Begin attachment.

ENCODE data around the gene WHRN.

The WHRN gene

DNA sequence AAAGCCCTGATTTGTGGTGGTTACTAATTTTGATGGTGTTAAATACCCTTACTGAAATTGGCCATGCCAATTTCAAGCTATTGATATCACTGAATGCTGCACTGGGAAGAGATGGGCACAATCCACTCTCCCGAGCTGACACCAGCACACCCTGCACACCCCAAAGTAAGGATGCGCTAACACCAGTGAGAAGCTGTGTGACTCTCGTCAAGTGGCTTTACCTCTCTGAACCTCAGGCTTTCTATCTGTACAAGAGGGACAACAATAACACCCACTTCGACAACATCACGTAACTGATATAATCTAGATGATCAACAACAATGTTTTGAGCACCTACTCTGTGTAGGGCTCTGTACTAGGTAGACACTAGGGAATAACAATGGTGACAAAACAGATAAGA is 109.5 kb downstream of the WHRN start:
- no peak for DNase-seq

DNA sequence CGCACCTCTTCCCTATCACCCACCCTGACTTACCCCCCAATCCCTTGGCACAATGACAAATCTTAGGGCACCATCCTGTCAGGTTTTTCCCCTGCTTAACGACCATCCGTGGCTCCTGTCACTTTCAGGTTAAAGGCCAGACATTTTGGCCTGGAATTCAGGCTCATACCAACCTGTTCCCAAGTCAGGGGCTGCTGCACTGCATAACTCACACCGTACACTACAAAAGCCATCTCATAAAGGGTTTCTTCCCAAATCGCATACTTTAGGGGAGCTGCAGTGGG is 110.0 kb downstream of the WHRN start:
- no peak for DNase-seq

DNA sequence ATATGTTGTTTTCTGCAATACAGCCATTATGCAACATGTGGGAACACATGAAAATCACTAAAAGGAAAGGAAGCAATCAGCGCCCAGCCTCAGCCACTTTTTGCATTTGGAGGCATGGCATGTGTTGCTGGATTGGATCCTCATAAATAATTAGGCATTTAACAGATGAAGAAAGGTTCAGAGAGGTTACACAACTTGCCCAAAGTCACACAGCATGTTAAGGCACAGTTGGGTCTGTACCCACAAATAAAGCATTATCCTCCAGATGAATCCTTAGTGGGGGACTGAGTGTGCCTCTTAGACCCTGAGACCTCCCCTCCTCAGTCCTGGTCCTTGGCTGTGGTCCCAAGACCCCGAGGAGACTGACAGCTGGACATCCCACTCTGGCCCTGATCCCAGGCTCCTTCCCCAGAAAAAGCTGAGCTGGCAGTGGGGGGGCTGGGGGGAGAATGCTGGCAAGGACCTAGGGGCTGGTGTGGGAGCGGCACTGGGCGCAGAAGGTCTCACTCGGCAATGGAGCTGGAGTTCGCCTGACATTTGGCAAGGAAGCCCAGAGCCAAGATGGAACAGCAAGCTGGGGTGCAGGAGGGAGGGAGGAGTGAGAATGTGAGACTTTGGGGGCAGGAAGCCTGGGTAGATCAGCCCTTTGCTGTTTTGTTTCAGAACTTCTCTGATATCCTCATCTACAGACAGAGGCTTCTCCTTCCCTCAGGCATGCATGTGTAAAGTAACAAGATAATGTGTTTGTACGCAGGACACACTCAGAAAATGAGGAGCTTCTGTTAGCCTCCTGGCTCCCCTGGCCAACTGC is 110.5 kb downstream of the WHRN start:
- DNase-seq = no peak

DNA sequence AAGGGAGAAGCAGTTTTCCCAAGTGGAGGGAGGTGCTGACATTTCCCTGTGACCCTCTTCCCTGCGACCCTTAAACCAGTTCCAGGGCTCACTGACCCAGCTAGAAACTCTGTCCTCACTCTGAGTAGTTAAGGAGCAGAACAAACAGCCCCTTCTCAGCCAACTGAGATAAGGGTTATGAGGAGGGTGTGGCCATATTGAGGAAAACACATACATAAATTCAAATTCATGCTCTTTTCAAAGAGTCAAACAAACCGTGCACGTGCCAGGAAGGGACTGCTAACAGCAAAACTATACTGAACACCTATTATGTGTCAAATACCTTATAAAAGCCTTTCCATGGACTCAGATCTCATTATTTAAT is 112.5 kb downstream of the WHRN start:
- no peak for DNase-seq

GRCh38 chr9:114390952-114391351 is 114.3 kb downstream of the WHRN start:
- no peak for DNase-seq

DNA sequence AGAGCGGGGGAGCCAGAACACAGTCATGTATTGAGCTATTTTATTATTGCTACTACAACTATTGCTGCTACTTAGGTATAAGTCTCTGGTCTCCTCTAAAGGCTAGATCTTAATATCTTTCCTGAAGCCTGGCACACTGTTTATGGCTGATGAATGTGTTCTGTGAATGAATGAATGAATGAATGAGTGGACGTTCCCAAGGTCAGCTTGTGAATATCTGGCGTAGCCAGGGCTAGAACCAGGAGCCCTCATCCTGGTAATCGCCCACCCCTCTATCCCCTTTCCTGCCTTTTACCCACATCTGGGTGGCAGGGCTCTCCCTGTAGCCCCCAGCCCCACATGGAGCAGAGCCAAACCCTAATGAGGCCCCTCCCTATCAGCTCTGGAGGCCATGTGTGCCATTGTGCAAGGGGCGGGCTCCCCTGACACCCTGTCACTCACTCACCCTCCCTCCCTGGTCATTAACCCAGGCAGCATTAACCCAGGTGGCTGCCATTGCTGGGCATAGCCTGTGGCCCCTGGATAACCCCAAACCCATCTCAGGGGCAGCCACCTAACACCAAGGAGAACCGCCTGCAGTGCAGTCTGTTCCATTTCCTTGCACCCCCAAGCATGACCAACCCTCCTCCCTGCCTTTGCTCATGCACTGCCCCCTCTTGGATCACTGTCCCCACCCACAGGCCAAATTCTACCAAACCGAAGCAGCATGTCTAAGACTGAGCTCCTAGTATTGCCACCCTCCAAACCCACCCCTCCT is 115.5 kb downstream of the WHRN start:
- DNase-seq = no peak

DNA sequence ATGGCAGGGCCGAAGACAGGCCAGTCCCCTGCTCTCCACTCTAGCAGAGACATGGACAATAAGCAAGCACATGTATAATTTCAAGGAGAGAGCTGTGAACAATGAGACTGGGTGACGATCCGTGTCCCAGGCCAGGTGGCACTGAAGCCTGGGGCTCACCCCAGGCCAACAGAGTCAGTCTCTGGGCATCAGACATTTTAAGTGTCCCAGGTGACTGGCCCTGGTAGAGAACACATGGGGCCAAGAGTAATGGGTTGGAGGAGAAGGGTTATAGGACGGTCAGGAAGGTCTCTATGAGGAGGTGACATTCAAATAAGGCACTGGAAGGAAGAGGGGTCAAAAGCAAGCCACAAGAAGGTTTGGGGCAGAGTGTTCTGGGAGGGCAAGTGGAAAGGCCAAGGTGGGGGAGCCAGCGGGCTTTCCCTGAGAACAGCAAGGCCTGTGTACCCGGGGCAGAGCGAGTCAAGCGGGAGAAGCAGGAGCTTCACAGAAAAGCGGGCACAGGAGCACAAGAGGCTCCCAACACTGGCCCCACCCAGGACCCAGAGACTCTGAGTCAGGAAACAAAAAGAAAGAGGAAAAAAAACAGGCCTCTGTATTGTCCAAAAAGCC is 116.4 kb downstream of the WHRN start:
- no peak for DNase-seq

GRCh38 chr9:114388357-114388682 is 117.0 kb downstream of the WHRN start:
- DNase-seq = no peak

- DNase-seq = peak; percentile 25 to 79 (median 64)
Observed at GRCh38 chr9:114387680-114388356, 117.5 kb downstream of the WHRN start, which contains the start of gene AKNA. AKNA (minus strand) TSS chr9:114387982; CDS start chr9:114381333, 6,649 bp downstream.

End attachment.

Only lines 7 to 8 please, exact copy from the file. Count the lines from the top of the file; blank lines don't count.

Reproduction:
DNA sequence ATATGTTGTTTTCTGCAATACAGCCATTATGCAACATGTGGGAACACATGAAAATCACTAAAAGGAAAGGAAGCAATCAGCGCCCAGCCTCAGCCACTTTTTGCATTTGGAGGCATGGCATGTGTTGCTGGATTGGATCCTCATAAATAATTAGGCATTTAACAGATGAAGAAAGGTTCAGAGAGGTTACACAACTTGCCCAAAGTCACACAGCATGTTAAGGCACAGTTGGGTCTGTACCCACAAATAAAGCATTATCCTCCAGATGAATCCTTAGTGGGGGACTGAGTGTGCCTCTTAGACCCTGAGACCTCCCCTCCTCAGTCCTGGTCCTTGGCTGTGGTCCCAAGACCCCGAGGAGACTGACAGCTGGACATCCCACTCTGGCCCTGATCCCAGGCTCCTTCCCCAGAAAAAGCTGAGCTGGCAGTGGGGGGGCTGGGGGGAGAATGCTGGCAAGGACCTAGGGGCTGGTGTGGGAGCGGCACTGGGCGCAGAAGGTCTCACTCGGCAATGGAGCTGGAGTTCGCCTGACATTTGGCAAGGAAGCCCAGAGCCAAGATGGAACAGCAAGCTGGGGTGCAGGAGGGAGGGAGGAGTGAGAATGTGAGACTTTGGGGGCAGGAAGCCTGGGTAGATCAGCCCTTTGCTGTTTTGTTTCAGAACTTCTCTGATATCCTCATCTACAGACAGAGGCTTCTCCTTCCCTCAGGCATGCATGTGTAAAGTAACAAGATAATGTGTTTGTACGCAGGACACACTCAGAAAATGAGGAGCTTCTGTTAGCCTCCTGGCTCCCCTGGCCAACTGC is 110.5 kb downstream of the WHRN start:
- DNase-seq = no peak